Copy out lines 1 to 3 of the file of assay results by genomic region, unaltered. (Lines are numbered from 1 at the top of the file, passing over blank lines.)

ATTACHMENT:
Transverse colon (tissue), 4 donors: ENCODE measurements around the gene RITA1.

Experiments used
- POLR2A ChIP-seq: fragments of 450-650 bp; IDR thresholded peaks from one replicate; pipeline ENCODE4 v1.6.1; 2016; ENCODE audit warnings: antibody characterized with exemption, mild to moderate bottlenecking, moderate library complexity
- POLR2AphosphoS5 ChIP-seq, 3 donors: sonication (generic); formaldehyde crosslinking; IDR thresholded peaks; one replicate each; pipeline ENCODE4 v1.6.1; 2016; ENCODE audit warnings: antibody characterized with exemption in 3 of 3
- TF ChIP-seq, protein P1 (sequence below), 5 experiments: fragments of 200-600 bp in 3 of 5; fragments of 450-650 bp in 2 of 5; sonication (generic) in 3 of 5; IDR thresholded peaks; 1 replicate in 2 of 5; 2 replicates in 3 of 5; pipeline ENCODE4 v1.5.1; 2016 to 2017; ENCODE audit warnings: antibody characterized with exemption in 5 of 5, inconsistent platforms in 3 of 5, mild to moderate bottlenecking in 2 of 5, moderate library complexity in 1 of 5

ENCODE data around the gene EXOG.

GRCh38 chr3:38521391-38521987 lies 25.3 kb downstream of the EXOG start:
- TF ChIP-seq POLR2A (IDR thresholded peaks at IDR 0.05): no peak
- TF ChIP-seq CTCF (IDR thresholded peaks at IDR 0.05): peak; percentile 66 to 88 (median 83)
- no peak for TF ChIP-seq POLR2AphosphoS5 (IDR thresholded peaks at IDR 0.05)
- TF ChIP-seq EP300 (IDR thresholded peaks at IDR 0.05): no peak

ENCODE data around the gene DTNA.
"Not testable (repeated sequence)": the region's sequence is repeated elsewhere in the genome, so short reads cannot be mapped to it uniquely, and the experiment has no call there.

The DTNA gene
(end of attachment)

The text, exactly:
Transverse colon (tissue), 4 donors: ENCODE measurements around the gene RITA1.

Experiments used
- POLR2A ChIP-seq: fragments of 450-650 bp; IDR thresholded peaks from one replicate; pipeline ENCODE4 v1.6.1; 2016; ENCODE audit warnings: antibody characterized with exemption, mild to moderate bottlenecking, moderate library complexity